If adrenaline is your thing then Thailand is a place where you can get your fix of adventure in graduated doses. Some would say that negotiating the Bangkok traffic on the way from the airport is adventure enough in itself, but if you want to put your experiences on a more organized footing there is no shortage of opportunity. Most developed resort areas on the coast offer bungee jumping, para-gliding, Jet skiing and water skiing. So flinging yourself from great heights or being blasted in to the air or across water at great speed can be easily achieved. Thailand also remains a veritable paradise for those who enjoy the world underwater, whether that’s diving, snorkeling or even submarining in Phuket. It is also a country rich in wilderness areas of mountains, forests and waterfalls which makes trekking big business in the north of the country.
The best season for trekking is between November and February when the weather is cool and the air is clear. Many operators in Chiang Mai, Chiang Rai, Mae Hong Son and Pai offer trekking tours. Often these will be run from guest houses and it’s worth asking around to find one that suits you. A trek usually lasts between three and five days and you will need good boots and a proper pack since the walking can be quite hard especially in the heat. The guide will usually take you through ethnic villages of Lisu, Karen, Meo, Akha and Paduang. All these tribes are different in dress, language and culture and most migrated to the mountainous areas of Thailand, Laos and Vietnam within the last century from China. Also included in a trek will be some rafting and maybe some elephant riding.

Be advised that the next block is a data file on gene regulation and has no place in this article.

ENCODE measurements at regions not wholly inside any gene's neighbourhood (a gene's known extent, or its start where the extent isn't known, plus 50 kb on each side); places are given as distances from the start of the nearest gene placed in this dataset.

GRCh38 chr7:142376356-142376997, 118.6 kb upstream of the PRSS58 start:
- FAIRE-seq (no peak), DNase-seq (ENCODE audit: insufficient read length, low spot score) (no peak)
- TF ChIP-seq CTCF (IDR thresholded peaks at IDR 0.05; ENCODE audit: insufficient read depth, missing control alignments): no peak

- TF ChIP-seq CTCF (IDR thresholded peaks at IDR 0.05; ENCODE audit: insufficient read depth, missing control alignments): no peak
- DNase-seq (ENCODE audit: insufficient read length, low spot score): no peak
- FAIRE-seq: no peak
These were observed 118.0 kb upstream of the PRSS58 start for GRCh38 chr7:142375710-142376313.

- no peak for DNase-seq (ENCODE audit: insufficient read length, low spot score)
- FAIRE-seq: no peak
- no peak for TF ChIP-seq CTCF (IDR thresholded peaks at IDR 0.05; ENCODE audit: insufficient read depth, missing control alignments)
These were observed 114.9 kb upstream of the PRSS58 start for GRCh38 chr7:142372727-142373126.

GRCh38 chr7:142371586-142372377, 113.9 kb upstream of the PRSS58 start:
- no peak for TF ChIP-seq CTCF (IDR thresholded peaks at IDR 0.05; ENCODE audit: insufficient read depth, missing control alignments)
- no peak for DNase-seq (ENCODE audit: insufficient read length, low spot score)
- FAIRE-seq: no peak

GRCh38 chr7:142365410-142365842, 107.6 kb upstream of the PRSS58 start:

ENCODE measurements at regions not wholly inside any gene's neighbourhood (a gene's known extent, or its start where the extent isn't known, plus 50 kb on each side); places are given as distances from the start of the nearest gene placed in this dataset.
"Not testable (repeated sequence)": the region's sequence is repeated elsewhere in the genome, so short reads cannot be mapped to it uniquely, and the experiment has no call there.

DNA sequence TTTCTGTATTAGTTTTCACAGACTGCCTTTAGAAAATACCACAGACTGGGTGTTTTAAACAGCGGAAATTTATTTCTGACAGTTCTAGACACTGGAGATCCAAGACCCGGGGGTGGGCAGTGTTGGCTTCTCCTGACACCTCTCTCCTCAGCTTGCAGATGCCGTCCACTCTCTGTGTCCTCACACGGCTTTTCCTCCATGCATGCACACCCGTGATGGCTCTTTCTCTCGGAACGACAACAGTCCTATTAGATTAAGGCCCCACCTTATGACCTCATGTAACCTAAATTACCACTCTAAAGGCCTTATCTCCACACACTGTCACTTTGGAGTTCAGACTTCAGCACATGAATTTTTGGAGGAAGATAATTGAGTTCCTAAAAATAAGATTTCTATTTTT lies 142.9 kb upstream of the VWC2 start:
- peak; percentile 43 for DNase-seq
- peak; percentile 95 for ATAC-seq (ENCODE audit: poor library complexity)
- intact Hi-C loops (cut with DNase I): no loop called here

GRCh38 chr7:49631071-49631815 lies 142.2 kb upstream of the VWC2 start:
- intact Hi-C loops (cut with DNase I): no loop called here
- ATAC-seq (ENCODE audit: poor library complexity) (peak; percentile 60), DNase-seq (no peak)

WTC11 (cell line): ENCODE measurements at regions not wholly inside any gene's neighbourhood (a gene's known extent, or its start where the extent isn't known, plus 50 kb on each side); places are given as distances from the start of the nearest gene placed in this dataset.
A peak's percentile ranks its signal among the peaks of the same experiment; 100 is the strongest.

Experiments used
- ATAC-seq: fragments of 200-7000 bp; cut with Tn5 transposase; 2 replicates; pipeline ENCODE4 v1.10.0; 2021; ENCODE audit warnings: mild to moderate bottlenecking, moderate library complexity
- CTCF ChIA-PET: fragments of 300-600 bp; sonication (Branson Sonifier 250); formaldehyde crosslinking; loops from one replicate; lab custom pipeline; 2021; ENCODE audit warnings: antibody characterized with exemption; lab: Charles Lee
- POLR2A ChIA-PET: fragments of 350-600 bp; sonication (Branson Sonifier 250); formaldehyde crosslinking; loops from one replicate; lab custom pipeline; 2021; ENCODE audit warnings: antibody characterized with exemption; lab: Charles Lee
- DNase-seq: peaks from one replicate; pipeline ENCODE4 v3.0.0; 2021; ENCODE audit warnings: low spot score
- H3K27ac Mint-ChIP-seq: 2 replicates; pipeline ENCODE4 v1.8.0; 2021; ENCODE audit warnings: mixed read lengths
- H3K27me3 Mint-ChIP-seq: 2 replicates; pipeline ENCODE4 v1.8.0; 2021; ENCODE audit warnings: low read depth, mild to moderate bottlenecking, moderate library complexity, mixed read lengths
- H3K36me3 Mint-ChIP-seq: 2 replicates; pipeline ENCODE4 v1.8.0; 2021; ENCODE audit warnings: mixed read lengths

If the gentle rafting on a trek is not adventurous enough for you, many operators offer the white water variety. Pai is the best place to go for this and the tours are run from mid June to January when the rainy season raises the height of the water levels. When it comes to two wheeled travel Thailand offers some of the best touring and off road motorcycling in the world. The roads are excellent and pass through mountain scenery of breathtaking beauty. Infrastructure is good with plenty of guest houses and places to eat en route. You can either go on a tour or hire bikes on your own, Chiang Mai having by far the greatest variety on offer. It is important to be an experienced driver and this is doubly true for trail riding. Many operators run tours and to get the best from off-roading, or simply finding obscure routes, it is often better to go with a guide who knows the area.
For those who spurn engines then mountain biking is now really popular and there are many operators who run trips. Whether on the lakes and rivers of the north or the Andaman Sea in the south Kayaking is available in most tourist friendly places where there is water. Tours are even run down the Mekong River. In the south Krabi and Phang Nga provinces offer spectacular scenery with luminous seas dotted with soaring limestone outcrops.
For those who want to get airborne there are a number of ways you can do it. Ballooning is offered both in Chiang Mai and Pattaya between October and March. The views in the North are better than on the coast. Perhaps, whether it’s the sea, the mountains or the jungle, it is the wealth of natural beauty available in the national parks all over Thailand that make it so attractive to the outdoor enthusiast. From the heights of Doi Inthanon in the north to the maritime depths of Surin in the south there are 103 protected areas where you can enjoy an amazing variety of scenery and wildlife. Where ever you are in Thailand there is a wilderness of some sort near by.